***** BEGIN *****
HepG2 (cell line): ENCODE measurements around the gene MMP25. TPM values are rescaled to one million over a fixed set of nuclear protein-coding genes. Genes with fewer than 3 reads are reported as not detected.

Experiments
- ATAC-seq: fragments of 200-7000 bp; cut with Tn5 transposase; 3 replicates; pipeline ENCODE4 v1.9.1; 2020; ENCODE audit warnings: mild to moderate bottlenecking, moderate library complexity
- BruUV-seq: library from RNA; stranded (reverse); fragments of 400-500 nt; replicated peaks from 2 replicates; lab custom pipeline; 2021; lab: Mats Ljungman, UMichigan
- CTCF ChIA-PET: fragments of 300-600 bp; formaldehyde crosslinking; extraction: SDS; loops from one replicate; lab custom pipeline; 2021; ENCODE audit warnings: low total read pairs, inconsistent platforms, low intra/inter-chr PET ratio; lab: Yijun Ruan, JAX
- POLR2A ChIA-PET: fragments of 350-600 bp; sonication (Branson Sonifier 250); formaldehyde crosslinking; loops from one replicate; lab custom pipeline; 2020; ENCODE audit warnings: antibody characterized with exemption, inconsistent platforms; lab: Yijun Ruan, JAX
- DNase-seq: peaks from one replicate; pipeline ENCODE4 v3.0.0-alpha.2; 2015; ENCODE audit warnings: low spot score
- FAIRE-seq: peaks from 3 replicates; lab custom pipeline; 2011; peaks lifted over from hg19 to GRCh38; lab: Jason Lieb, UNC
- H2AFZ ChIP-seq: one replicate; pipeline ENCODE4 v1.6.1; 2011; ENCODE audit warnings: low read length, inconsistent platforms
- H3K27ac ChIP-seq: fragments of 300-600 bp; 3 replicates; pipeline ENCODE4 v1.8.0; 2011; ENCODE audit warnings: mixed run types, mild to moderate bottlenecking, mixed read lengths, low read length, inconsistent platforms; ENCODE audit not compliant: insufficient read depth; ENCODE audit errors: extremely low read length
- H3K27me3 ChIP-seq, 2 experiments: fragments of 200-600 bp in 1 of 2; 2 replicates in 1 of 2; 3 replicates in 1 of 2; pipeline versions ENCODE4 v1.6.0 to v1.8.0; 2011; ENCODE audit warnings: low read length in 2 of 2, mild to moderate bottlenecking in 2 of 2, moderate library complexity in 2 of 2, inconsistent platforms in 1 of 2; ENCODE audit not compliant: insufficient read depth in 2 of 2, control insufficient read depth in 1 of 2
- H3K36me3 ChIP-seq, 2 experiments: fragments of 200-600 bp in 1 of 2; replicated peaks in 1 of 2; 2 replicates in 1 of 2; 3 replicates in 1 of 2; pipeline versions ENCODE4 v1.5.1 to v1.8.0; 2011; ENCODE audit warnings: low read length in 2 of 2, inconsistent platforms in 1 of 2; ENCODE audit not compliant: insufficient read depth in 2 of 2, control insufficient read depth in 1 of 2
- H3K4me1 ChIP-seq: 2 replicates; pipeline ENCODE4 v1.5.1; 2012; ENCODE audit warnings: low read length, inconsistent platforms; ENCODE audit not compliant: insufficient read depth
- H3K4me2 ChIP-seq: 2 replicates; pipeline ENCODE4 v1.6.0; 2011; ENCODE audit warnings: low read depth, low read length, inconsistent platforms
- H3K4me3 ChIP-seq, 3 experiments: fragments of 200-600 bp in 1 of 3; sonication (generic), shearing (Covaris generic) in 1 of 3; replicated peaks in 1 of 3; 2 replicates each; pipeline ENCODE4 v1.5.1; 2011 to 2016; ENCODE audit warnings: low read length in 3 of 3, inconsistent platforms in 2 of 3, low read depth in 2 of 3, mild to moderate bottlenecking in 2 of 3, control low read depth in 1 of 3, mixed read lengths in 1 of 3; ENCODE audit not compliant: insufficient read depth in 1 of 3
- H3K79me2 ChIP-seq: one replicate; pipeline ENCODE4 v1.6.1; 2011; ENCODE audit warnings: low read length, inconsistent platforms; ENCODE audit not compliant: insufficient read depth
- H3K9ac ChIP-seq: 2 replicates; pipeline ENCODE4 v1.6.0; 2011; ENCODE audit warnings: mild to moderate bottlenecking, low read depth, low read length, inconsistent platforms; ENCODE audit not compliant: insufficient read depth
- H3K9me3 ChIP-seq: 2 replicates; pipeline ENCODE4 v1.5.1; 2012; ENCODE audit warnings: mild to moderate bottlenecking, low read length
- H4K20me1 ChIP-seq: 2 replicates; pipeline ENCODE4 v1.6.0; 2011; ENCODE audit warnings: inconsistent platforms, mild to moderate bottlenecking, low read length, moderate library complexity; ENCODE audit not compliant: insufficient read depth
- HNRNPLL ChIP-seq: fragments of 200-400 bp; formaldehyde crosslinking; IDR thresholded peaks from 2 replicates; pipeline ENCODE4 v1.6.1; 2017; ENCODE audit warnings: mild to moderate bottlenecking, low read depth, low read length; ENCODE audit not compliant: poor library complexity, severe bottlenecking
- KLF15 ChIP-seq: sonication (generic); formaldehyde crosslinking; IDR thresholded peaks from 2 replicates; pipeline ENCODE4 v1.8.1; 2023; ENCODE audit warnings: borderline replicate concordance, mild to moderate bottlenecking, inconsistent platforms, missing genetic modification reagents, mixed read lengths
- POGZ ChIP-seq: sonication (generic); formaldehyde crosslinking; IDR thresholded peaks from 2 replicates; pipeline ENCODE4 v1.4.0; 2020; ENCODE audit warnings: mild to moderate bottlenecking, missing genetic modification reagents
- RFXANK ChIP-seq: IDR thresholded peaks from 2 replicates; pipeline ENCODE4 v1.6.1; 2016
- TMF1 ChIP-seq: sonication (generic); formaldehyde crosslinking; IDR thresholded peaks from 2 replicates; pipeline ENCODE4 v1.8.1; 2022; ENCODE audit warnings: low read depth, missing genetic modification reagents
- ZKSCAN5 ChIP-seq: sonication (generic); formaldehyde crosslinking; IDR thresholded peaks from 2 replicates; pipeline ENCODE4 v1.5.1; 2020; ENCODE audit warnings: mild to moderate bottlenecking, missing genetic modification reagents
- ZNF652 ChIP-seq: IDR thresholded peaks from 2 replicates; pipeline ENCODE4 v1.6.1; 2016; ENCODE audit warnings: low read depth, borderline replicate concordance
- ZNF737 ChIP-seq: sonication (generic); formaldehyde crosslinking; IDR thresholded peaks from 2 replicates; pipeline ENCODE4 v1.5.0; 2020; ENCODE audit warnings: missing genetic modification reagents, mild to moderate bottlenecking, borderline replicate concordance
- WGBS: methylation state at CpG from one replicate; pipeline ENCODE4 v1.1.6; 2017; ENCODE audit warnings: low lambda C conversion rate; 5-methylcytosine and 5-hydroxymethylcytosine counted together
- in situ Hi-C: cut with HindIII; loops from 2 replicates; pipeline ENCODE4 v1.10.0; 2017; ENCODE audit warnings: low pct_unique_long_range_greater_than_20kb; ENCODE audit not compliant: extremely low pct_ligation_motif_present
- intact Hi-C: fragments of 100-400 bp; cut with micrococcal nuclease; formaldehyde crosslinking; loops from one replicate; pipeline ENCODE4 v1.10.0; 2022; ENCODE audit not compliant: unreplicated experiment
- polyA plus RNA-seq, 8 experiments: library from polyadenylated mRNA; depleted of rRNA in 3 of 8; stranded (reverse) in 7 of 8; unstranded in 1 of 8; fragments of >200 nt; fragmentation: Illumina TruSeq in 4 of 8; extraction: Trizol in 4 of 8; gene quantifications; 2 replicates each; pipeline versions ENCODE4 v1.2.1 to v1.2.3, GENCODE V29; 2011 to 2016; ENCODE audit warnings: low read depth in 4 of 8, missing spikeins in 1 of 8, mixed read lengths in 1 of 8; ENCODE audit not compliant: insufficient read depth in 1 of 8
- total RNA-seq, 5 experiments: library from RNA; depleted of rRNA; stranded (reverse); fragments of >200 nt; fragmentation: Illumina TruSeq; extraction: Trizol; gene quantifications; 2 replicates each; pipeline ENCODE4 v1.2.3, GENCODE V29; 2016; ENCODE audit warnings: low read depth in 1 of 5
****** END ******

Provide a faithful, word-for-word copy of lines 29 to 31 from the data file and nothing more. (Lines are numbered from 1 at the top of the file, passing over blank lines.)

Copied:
- in situ Hi-C: cut with HindIII; loops from 2 replicates; pipeline ENCODE4 v1.10.0; 2017; ENCODE audit warnings: low pct_unique_long_range_greater_than_20kb; ENCODE audit not compliant: extremely low pct_ligation_motif_present
- intact Hi-C: fragments of 100-400 bp; cut with micrococcal nuclease; formaldehyde crosslinking; loops from one replicate; pipeline ENCODE4 v1.10.0; 2022; ENCODE audit not compliant: unreplicated experiment
- polyA plus RNA-seq, 8 experiments: library from polyadenylated mRNA; depleted of rRNA in 3 of 8; stranded (reverse) in 7 of 8; unstranded in 1 of 8; fragments of >200 nt; fragmentation: Illumina TruSeq in 4 of 8; extraction: Trizol in 4 of 8; gene quantifications; 2 replicates each; pipeline versions ENCODE4 v1.2.1 to v1.2.3, GENCODE V29; 2011 to 2016; ENCODE audit warnings: low read depth in 4 of 8, missing spikeins in 1 of 8, mixed read lengths in 1 of 8; ENCODE audit not compliant: insufficient read depth in 1 of 8